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Wednesday, October 24, 2007

Comcast & DPI - Caveat Inspector

I've argued for some time that many of the principles of ISPs' traffic engineering and packet inspection were flawed. That heavy-handed application of DPI would either result in what the medical industry calls 'false positives' (ie erroneous detection of something benign as malicious) or would lead to an escalating arms race by applications developers.

Although they still seem to be denying it, the web is a-splutter with accusations against US broadband provider Comcast. It's apparently doing something to block uploaded files - a process intended to counter things like filesharing, especially via BitTorrent.

Well, there's a great lesson to be learnt here about false positives. Apparently, the allegedly-non-existent traffic-shaping minions at Comcast forgot to think through what else might be affected. Like IBM Lotus Notes for example. Not to mention anyone using BitTorrent for legal purposes. Or assorted internally-developed corporate applications that might stop working.

Apparently there's now some sort of fix for this, I'd guess done behind the scenes between IBM and Comcast. While IBM will have the clout (and contacts) to do this, I'll bet that corporate developers won't.

I can also envisage some fun conversations....

"Hello, is that Mr Comcast Corporate Account Manager?..... yes, this is Mr Smith from XYZ Investment Bank. Well, we've got this application we developed... it uses a modified version of BitTorrent.... it distributes equity derivative pricing formulae to our traders.... it seems to have stopped working..... we've isolated the problem to your network. You started blocking it with no warning..... Yes, it's causing us some trouble...... Yes, quite a bit. About $300m so far...... well, if you could just hang on for a minute, maybe you'd like to speak to Mr SueEm-to-Bits our chief counsel? And Messrs Sarbanes & Oxley would like a word with you afterwards".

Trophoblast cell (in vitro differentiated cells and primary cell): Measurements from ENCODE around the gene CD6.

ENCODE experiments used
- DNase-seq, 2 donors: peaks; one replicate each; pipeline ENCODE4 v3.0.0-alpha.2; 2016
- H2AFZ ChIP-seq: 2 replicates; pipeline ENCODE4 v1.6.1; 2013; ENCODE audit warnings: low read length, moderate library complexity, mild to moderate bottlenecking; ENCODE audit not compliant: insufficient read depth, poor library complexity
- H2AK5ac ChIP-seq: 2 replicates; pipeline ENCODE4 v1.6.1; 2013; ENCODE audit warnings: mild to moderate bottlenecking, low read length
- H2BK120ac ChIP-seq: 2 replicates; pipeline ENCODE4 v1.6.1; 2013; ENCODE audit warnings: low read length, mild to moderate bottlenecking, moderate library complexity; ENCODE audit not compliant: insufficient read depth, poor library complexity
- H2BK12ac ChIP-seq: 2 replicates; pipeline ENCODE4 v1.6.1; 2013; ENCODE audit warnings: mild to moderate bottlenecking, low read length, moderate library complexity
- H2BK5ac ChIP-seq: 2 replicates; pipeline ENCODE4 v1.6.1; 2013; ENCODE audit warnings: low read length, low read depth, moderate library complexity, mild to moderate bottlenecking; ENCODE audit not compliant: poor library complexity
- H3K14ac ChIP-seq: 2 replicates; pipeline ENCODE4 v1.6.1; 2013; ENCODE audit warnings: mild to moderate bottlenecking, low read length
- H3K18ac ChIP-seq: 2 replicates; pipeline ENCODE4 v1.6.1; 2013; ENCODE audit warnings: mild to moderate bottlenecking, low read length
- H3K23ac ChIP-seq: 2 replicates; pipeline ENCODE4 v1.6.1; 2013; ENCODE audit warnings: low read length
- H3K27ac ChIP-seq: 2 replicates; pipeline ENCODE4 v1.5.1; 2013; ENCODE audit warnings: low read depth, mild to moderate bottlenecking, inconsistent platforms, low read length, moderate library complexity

Meanwhile, I've noticed a distinct upswing in people talking recently about putting broadband and mobile traffic inside VPNs, or encrypting it.

My view is that a lot of the more onerous terms-of-service for broadband (fixed or wireless), or heavy-handed traffic shaping, are going to evaporate under commercial & PR pressure over the next year or so. And I'm expecting quite a lot of Comcast-type attempts to be outed by people monitoring traffic flows and reverse-engineering what's causing problems.

As I've said before - I can't get especially exercised about Net Neutrality. Because anyone stupid enough to block benign traffic (even if they don't like it for commercial reasons) is going to heavily burnt. I think the market will understand providers wanting to stop network integrity being threatened - but it will show zero tolerance for vindictive or accidental 'collateral damage'.


Just remembered a little snippet I heard last week. Apparently, P2P traffic has actually been dropping as a % of the total on the Internet over the last year or so. Can't remember the exact numbers, but it was something like 50% a year ago, but only 35% now. Not because it's being throttled...

....but because something else has grown faster: social networking. Blame MySpace, FaceBook, YouTube et al.

And while certain elements are easily trackable in DPI (facebook.com's IP address etc), the proliferating 1000's of plug-in are not. Are you going to traffic shape bits of Little Johnny in Iowa's MySpace page, but not others? Who are you going to bill when you decide that the Vibrating Hamster widget on my FaceBook page is consuming too much bandwidth?

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